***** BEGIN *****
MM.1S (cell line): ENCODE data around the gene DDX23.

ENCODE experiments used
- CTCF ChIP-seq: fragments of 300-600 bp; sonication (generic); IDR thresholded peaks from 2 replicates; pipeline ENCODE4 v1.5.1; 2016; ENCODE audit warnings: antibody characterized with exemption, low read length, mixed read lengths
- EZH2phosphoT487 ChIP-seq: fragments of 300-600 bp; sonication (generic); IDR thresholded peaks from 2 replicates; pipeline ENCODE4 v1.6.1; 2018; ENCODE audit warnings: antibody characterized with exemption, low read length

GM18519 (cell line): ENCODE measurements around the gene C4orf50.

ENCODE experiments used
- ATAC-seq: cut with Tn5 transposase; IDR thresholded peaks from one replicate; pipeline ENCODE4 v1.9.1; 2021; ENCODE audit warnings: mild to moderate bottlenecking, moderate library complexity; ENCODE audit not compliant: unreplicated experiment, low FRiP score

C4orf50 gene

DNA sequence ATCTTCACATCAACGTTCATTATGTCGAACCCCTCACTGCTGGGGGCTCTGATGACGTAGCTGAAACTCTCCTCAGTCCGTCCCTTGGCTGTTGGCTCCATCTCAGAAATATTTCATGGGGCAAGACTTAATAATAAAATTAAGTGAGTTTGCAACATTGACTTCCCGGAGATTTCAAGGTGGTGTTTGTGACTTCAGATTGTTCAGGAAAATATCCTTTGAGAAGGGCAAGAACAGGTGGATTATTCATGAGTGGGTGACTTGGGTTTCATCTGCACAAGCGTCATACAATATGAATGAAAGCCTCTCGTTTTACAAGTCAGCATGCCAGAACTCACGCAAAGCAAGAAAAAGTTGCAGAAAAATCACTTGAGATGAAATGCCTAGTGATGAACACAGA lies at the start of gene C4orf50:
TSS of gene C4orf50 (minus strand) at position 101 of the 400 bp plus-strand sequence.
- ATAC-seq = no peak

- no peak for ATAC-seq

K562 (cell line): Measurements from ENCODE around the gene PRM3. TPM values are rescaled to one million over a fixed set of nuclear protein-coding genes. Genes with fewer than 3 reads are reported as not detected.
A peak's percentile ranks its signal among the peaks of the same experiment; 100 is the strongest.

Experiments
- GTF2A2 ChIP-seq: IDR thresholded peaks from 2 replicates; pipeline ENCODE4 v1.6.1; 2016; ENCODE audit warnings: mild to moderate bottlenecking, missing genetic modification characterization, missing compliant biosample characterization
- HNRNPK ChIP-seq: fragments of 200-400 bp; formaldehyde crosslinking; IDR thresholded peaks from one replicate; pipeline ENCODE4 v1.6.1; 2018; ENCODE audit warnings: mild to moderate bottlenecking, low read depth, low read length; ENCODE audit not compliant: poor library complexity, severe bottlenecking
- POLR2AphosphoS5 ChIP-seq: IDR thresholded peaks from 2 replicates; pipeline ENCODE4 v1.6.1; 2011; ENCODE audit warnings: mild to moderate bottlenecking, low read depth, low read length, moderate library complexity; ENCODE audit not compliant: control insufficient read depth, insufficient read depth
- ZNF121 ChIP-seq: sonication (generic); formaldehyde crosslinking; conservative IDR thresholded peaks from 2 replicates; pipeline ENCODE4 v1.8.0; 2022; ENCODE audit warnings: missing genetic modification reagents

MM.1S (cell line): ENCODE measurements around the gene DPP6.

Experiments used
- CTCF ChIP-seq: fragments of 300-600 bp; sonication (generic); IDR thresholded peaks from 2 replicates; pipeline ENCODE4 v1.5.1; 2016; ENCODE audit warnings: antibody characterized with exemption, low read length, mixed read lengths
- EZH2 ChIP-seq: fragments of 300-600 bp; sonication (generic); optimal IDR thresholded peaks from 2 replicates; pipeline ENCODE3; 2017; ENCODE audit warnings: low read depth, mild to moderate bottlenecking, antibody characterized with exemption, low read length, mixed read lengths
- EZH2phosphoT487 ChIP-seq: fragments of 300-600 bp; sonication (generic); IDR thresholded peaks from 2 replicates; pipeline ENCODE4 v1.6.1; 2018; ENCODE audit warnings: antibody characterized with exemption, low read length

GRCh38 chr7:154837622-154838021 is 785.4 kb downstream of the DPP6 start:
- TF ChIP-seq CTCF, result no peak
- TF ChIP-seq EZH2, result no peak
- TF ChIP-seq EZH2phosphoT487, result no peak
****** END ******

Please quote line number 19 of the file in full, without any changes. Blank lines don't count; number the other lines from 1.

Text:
- ZNF121 ChIP-seq: sonication (generic); formaldehyde crosslinking; conservative IDR thresholded peaks from 2 replicates; pipeline ENCODE4 v1.8.0; 2022; ENCODE audit warnings: missing genetic modification reagents